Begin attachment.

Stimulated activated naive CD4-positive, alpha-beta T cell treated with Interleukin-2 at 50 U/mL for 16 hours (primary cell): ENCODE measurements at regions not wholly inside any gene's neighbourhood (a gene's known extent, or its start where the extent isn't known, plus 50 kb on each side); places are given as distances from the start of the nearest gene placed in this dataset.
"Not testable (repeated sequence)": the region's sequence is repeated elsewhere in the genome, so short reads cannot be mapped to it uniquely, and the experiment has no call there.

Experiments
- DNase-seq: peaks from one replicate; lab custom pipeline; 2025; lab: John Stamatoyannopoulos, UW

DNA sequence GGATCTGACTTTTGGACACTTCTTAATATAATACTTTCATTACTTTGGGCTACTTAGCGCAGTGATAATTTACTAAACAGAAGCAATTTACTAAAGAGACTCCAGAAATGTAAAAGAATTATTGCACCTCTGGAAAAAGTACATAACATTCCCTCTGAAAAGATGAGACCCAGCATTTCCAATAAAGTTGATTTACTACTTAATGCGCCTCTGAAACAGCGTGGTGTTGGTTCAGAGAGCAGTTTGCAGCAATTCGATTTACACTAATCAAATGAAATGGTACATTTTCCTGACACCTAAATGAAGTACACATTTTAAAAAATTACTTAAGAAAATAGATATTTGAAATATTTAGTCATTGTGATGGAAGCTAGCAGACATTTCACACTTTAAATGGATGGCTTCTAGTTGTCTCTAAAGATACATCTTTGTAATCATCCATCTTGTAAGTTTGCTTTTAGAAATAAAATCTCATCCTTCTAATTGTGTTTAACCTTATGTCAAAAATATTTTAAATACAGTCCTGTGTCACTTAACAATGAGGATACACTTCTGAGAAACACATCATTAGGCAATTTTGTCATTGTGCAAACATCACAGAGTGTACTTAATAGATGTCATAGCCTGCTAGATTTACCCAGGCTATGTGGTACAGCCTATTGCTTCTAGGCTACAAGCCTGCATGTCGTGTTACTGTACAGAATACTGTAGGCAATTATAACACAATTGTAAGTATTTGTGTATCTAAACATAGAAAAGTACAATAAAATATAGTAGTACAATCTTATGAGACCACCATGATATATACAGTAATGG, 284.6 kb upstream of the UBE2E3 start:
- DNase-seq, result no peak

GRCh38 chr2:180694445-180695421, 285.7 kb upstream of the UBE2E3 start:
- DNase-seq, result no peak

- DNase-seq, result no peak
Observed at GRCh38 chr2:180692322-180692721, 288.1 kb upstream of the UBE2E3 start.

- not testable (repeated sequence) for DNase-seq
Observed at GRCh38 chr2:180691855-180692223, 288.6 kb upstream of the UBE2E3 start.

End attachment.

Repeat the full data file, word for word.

Stimulated activated naive CD4-positive, alpha-beta T cell treated with Interleukin-2 at 50 U/mL for 16 hours (primary cell): ENCODE measurements at regions not wholly inside any gene's neighbourhood (a gene's known extent, or its start where the extent isn't known, plus 50 kb on each side); places are given as distances from the start of the nearest gene placed in this dataset.
"Not testable (repeated sequence)": the region's sequence is repeated elsewhere in the genome, so short reads cannot be mapped to it uniquely, and the experiment has no call there.

Experiments
- DNase-seq: peaks from one replicate; lab custom pipeline; 2025; lab: John Stamatoyannopoulos, UW

DNA sequence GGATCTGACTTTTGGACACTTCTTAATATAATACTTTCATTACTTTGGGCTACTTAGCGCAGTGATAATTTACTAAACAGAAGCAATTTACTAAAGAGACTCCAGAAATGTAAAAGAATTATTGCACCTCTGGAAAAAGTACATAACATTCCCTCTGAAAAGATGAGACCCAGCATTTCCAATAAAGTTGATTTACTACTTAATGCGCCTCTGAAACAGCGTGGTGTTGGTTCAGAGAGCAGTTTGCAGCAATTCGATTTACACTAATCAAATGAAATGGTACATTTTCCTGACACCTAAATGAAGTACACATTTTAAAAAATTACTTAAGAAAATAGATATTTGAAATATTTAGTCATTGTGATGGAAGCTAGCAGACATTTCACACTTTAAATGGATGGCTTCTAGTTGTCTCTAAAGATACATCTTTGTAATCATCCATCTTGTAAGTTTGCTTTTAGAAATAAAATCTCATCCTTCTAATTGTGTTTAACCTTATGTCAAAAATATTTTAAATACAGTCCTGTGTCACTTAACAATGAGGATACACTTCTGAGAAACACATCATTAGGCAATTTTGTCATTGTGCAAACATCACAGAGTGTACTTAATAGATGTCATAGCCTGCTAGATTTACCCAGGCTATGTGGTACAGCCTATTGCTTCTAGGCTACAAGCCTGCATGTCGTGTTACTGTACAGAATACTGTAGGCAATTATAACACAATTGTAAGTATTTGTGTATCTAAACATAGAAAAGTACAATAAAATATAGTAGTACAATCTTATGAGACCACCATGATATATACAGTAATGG, 284.6 kb upstream of the UBE2E3 start:
- DNase-seq, result no peak

GRCh38 chr2:180694445-180695421, 285.7 kb upstream of the UBE2E3 start:
- DNase-seq, result no peak

- DNase-seq, result no peak
Observed at GRCh38 chr2:180692322-180692721, 288.1 kb upstream of the UBE2E3 start.

- not testable (repeated sequence) for DNase-seq
Observed at GRCh38 chr2:180691855-180692223, 288.6 kb upstream of the UBE2E3 start.